One of Dublin’s main draws is the charisma of its people, and the best way to sample their unique character is to visit a Dublin pub. See below for some popular haunts.
1 Chatham Street, Dublin 2, Dublin
Situated near the Gaiety, just off Grafton Street, Neary’s is one of Dublin’s old theatrical pubs. The pub is renowned for its pint of real Guinness.
21 Duke Street, Dublin 2, Dublin
Davy Byrnes is located on Duke Street in the centre of Ireland’s capital. It is a superb pub for a relaxing drink with friends.
24/25 Camden Street, Dublin 2, Dublin
Reputedly licensed in 1649, the Bleeding Horse is believed to be the second oldest pub in Dublin. The name derives from the practice of bleeding a horse behind the ear to cure “head staggers”. It is rumoured that Joseph Le Fanu and Bram Stoker hatched the plot for ‘Dracula’ in this hostelry. Joyce, Oliver St John Gogarty and John Elwood all supped here too.
Newly restored with pitch pine and yellow pine everywhere, its secluded corners and nooks upstairs are popular with office crews for lunch. The food on offer has a Spanish flavour.
23-25 Upper Grand Canal Street, Dublin 4, Dublin
Call into Kitty O’Sheas on Upper Grand Canal Street for good pints and a great atmosphere.
Bloody Stream Seafood Bar And Restaurant
Howth Railway Station, Howth, Dublin
The Bloody Stream Seafood Bar And Restaurant gets its name from a great battle that took place in 1177 between the Normans and the Danes.
It has received numerous awards over the years, and features an attractive Mediterranean-style beer garden.
McGowans of Phibsboro
18 Phibsboro Road, Phibsboro, Dublin 7, Dublin
This is a pub/restaurant strategically located close to St. Michan’s, The Law Library, Mountjoy Jail and a host of Dublin landmarks.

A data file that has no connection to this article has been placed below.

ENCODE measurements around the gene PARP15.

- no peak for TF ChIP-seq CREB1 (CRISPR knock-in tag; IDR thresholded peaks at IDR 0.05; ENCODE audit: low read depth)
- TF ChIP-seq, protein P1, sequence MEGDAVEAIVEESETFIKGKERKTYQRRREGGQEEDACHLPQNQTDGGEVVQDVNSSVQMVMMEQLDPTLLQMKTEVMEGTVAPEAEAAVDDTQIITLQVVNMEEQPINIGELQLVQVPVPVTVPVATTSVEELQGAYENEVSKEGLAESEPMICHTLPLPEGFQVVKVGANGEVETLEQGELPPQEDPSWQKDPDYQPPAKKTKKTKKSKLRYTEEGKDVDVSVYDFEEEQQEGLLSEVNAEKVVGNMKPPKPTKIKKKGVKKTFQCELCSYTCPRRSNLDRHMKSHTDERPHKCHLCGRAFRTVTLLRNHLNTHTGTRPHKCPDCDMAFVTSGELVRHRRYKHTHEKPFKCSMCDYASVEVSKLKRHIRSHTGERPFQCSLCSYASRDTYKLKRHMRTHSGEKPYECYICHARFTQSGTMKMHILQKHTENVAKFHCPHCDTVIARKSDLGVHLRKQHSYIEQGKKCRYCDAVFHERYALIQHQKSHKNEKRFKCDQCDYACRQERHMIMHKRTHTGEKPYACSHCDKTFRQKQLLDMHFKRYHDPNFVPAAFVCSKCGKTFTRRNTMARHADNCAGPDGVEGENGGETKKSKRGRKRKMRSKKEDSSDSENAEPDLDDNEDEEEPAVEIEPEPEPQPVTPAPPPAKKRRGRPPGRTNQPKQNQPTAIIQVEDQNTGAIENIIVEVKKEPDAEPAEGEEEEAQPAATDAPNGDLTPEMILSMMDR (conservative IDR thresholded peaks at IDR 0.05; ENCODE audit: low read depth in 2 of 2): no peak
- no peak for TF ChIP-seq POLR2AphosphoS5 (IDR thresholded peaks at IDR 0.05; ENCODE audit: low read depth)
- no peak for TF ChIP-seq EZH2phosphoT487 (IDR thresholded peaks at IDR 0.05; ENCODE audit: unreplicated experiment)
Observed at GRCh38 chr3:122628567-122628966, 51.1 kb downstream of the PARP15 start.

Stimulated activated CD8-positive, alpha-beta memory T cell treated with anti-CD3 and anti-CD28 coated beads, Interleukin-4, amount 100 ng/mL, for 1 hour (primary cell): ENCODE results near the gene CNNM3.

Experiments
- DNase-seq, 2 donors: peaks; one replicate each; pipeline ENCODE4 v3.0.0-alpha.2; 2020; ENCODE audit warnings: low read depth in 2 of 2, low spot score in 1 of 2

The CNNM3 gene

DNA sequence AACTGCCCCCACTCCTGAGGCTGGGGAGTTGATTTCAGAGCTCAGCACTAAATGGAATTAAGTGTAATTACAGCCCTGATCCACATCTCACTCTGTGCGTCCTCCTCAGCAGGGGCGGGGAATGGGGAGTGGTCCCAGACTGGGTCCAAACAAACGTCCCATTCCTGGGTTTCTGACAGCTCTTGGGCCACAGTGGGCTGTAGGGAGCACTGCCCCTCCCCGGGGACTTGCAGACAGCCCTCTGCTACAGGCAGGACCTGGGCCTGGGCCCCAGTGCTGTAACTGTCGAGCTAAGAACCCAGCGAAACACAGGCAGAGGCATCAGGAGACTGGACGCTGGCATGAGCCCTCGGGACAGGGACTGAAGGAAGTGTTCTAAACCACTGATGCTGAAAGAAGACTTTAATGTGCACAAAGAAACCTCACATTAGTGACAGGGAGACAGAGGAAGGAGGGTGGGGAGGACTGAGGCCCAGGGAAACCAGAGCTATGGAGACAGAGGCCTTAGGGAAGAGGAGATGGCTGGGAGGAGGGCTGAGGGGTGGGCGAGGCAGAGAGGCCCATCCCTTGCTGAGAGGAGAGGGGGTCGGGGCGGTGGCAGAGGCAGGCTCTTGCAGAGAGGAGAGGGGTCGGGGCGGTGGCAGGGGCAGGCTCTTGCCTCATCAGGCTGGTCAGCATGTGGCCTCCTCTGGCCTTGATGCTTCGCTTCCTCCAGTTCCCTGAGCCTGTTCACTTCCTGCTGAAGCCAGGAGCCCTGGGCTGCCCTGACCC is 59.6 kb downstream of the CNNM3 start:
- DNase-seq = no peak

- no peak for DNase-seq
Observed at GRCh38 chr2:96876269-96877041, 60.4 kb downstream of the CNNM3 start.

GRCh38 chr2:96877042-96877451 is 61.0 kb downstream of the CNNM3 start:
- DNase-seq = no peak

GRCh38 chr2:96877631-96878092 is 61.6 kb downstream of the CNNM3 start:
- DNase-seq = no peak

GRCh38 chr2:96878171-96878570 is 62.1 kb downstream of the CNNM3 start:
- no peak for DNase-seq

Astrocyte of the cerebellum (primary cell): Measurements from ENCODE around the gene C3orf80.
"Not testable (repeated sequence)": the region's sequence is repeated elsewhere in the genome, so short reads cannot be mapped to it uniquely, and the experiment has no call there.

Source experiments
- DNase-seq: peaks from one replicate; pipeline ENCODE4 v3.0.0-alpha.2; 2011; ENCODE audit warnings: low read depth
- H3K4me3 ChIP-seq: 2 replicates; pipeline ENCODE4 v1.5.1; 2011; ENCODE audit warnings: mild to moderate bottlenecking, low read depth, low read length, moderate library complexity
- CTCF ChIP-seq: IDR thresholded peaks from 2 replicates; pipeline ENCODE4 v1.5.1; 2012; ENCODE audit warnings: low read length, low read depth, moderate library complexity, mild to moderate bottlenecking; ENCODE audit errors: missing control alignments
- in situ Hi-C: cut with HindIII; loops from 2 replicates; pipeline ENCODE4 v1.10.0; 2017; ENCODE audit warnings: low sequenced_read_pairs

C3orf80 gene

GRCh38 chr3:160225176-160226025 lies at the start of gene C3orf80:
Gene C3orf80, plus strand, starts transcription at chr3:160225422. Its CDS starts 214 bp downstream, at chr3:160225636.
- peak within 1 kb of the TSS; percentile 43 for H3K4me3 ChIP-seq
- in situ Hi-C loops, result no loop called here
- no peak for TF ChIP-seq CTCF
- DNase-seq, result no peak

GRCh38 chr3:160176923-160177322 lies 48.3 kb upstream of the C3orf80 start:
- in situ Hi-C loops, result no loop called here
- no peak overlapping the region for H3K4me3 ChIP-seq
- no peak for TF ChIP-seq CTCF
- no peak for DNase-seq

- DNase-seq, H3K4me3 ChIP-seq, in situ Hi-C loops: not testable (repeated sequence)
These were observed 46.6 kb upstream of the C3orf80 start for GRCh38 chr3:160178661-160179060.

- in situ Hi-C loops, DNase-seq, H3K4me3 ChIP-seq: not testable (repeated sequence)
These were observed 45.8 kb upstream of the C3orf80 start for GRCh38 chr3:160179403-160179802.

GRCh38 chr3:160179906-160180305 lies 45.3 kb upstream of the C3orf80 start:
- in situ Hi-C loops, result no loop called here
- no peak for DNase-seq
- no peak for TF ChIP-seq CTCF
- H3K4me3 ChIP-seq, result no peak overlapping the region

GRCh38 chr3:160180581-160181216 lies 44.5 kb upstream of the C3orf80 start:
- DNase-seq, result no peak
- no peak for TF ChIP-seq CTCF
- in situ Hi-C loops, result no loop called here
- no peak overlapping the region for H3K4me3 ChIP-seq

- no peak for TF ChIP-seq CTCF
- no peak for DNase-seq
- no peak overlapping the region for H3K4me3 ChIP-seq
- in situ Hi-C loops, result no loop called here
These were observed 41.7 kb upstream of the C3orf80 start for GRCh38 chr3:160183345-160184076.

The small public front bar is cosy with plenty of seats and an array of interesting theatrical posters. The big back bar is favoured by the young and trendy.
With an extensive menu on offer McGowan’s is known as a good eating, meeting and drinking place.
37 Exchequer Street, Dublin 2, Dublin
The Old Stand appears to have originated as a medieval inn and a favourite of John Philpot Curran, father of Sarah Curran, who was to become one of Ireland’s most distinguished barristers.
Junction of Bolton and Capel Street, Dublin 2, Dublin
This respected social landmark stands commandingly in the history-laden heart of old Dublin, just a stones throw from the capital’s main boulevard, O’ Connell Street. Undoubtedly one of the best inner-city establishments, this pub is unique in that it combines the unhurried charm of a rural tavern with the nostalgic solidity of on old-world Dublin ale house.
Wooden floor boards, stained bench settles, high ceilings, dated bric-a-brac and the distinctive Georgian decor around the bar confirms that this pub has refused to bow to the whims of modernisation for its continuing popularity.